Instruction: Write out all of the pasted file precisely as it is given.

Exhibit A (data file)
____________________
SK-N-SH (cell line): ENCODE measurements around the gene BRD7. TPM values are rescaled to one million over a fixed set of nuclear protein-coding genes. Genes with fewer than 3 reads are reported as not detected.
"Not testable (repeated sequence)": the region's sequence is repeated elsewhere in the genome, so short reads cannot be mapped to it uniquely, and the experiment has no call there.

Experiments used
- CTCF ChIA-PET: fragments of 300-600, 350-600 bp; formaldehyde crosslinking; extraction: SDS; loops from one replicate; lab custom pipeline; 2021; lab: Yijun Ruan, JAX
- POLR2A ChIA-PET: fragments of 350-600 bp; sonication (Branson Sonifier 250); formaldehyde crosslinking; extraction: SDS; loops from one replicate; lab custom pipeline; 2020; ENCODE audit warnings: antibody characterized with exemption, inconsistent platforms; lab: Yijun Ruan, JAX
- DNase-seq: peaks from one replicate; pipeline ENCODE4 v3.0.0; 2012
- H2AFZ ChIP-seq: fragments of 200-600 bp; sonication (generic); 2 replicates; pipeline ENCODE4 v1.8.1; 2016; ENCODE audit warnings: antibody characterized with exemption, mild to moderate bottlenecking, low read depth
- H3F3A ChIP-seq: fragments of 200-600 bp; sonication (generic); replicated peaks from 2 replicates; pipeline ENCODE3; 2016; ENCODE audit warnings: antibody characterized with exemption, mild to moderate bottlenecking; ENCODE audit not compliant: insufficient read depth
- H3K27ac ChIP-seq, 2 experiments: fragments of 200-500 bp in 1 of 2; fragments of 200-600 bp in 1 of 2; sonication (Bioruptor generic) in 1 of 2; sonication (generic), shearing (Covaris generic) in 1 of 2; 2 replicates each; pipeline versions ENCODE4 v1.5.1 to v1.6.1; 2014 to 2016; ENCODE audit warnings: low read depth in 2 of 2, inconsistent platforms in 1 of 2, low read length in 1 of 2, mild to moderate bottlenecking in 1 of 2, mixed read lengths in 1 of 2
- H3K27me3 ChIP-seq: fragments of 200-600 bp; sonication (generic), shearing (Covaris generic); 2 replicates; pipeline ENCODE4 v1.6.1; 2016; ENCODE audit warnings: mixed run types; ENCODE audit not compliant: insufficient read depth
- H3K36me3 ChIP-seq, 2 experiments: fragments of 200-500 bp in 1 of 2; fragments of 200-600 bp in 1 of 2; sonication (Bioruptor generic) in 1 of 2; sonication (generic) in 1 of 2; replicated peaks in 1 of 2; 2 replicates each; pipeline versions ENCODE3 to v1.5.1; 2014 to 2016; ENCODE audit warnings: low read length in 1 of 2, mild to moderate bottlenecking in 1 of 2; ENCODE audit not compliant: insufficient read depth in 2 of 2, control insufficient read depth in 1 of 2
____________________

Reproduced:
SK-N-SH (cell line): ENCODE measurements around the gene BRD7. TPM values are rescaled to one million over a fixed set of nuclear protein-coding genes. Genes with fewer than 3 reads are reported as not detected.
"Not testable (repeated sequence)": the region's sequence is repeated elsewhere in the genome, so short reads cannot be mapped to it uniquely, and the experiment has no call there.

Experiments used
- CTCF ChIA-PET: fragments of 300-600, 350-600 bp; formaldehyde crosslinking; extraction: SDS; loops from one replicate; lab custom pipeline; 2021; lab: Yijun Ruan, JAX
- POLR2A ChIA-PET: fragments of 350-600 bp; sonication (Branson Sonifier 250); formaldehyde crosslinking; extraction: SDS; loops from one replicate; lab custom pipeline; 2020; ENCODE audit warnings: antibody characterized with exemption, inconsistent platforms; lab: Yijun Ruan, JAX
- DNase-seq: peaks from one replicate; pipeline ENCODE4 v3.0.0; 2012
- H2AFZ ChIP-seq: fragments of 200-600 bp; sonication (generic); 2 replicates; pipeline ENCODE4 v1.8.1; 2016; ENCODE audit warnings: antibody characterized with exemption, mild to moderate bottlenecking, low read depth
- H3F3A ChIP-seq: fragments of 200-600 bp; sonication (generic); replicated peaks from 2 replicates; pipeline ENCODE3; 2016; ENCODE audit warnings: antibody characterized with exemption, mild to moderate bottlenecking; ENCODE audit not compliant: insufficient read depth
- H3K27ac ChIP-seq, 2 experiments: fragments of 200-500 bp in 1 of 2; fragments of 200-600 bp in 1 of 2; sonication (Bioruptor generic) in 1 of 2; sonication (generic), shearing (Covaris generic) in 1 of 2; 2 replicates each; pipeline versions ENCODE4 v1.5.1 to v1.6.1; 2014 to 2016; ENCODE audit warnings: low read depth in 2 of 2, inconsistent platforms in 1 of 2, low read length in 1 of 2, mild to moderate bottlenecking in 1 of 2, mixed read lengths in 1 of 2
- H3K27me3 ChIP-seq: fragments of 200-600 bp; sonication (generic), shearing (Covaris generic); 2 replicates; pipeline ENCODE4 v1.6.1; 2016; ENCODE audit warnings: mixed run types; ENCODE audit not compliant: insufficient read depth
- H3K36me3 ChIP-seq, 2 experiments: fragments of 200-500 bp in 1 of 2; fragments of 200-600 bp in 1 of 2; sonication (Bioruptor generic) in 1 of 2; sonication (generic) in 1 of 2; replicated peaks in 1 of 2; 2 replicates each; pipeline versions ENCODE3 to v1.5.1; 2014 to 2016; ENCODE audit warnings: low read length in 1 of 2, mild to moderate bottlenecking in 1 of 2; ENCODE audit not compliant: insufficient read depth in 2 of 2, control insufficient read depth in 1 of 2